Australian Christian satire website is ‘charity’, Commission rules
Damascus Dropbear may have done us all a favour
A Christian satire website has been given charity status by the Australian Charities and Not-for-profits Commission (ACNC) following a months-long legal stoush over whether the work of the charity could be considered to be ‘advancing the Christian faith’.
Damascus Dropbear, an Australian website which shares satirical articles on current events in society and Christianity, says that its purpose is to help readers “laugh, then think, about theology, culture, church and politics from a biblical worldview.”
The ACNC twice rejected the website’s application for charitable status, arguing that its fundamental purpose was not the advancement of religion, as submitted in Damascus Dropbear’s initial application. The advancement of religion is one of twelve acceptable charitable purposes listed in the Charities Act.
It argued that since Damascus Dropbear’s work did not involve “the promotion of spiritual teaching, the maintenance of the doctrines upon which it rests, and the observances that serve to promote it,” it was not a “directly and immediately religious” organisation.
However, in an appeal lodged in November 2020, lawyers for the site held that the website did exist to ‘advance religion’ and that the Commission’s test of what the term meant was too narrowly applied.
Damascus Dropbear advanced religion by being pastoral and evangelistic in nature, they said. Though “references to scripture, Biblical and Christian doctrine and themes, and other aspects of Christian culture and tradition,” the site encouraged its Christian audiences to “consider how their lives may be realigned to be more consistent with their religion’s view of the good life and human flourishing,” the appeal noted.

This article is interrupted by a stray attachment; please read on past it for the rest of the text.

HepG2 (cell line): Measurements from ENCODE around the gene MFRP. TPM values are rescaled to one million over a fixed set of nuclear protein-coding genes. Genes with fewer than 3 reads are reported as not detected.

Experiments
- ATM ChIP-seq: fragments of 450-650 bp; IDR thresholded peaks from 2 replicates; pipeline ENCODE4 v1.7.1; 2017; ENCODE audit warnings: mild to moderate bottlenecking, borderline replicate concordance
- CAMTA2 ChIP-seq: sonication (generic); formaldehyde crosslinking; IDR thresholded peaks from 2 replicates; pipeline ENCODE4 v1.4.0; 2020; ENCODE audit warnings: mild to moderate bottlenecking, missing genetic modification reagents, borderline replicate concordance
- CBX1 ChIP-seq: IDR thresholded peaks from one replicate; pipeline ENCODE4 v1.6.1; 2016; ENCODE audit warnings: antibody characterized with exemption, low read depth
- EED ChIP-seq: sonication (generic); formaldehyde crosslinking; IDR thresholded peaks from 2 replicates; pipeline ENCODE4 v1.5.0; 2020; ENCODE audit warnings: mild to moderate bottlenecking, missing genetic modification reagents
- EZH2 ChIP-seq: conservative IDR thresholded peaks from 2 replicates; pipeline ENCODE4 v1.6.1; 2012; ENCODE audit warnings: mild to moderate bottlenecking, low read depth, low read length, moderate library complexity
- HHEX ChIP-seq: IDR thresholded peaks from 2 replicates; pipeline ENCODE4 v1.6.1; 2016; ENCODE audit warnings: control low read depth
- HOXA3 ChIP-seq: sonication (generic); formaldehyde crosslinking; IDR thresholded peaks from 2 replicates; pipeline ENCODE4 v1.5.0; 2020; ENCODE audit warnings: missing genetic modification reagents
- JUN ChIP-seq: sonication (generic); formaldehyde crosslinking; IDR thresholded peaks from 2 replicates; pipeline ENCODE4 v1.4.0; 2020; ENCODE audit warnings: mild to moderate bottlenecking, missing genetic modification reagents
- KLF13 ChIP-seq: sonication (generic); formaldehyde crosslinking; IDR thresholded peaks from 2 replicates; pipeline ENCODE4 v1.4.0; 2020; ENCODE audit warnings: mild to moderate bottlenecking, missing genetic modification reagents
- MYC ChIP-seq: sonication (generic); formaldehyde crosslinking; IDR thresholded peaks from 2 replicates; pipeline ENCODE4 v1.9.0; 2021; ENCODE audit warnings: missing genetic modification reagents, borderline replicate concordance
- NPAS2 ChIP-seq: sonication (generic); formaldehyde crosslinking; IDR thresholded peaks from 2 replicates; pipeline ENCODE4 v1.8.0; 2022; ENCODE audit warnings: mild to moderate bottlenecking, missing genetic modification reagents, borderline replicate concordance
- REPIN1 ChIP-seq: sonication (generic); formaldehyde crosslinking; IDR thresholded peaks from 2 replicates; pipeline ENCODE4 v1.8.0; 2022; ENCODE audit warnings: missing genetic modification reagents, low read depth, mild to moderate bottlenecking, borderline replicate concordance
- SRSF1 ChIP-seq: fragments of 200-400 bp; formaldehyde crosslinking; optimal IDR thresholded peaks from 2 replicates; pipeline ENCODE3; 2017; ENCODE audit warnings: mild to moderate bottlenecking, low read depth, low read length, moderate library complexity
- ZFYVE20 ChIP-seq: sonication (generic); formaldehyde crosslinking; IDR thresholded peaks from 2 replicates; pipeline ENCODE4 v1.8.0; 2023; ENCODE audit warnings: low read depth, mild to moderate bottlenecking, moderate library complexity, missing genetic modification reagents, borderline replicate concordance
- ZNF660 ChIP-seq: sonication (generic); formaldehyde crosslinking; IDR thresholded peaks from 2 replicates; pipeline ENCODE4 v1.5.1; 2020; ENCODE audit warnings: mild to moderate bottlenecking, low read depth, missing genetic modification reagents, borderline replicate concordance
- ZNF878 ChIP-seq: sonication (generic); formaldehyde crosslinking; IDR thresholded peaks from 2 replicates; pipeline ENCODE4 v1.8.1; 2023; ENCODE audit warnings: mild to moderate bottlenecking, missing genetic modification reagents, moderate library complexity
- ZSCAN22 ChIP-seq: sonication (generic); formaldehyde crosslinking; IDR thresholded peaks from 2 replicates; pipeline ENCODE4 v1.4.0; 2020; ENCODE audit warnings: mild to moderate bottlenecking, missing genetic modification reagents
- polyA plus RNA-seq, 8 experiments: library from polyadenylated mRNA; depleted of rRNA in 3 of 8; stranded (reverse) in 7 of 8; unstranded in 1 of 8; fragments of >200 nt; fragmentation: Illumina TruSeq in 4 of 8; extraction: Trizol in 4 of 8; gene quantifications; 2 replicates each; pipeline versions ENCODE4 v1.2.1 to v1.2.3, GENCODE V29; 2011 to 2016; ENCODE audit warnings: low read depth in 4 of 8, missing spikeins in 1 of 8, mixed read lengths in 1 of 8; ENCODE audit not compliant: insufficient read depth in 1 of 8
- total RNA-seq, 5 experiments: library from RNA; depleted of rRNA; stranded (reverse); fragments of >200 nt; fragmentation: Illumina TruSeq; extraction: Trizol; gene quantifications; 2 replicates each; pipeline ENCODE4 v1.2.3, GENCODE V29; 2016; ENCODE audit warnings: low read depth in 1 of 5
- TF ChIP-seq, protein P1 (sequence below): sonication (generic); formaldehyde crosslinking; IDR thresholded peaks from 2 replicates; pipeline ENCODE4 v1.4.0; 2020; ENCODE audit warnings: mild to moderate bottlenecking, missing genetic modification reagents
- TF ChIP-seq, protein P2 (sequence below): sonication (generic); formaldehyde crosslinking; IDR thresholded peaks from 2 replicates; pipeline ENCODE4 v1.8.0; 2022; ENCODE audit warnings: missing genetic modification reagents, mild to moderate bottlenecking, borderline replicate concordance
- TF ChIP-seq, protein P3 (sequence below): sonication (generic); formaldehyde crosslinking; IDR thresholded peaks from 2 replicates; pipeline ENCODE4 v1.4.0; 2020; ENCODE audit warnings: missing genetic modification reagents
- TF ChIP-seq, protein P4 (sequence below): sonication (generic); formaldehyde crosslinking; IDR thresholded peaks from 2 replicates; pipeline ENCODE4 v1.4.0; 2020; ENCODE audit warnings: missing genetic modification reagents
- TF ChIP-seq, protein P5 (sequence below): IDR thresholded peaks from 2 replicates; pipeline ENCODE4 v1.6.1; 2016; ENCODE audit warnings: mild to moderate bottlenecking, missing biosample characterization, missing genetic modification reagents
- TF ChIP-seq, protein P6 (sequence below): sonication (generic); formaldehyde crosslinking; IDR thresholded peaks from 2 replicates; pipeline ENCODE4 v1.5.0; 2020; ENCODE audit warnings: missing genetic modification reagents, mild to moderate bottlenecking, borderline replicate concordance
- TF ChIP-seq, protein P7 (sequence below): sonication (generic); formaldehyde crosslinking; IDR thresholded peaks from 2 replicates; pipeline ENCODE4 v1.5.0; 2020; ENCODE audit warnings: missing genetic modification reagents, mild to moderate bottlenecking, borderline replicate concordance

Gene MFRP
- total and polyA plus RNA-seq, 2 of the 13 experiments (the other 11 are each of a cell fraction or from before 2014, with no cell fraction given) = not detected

In the appeal, seen by Eternity, lawyers argued that Damascus Dropbear’s use of satire aligned with an “increasingly common” use of the genre in modern communication, which meant “the Christian themes in their content encourage [non-Christian] readers to consider Christianity as a credible alternative” worldview.
The ACNC reviewed its rejection earlier this month, and the website is now listed as a registered charity. Organisations that are deemed to be charities by the ACNC are not required to pay income tax or GST.
Its style and political leaning is similar to American Christian satirical giant The Babylon Bee, and its slogan ‘Fake News for the Faithful’. Recent articles include ‘Retired Christian couple feel called to long-term mission in tropical Queensland,’ ‘Human Rights Commission release list of theologically safe churches,’ and ‘Marie Stopes to offer free iPads with every abortion.’
The website lists no public authors, and the registry has no Responsible People named.
The Commission’s decision may pave the way for more religiously-affiliated groups to apply for charity status, through the broadening of the test for ‘advancement of religion’.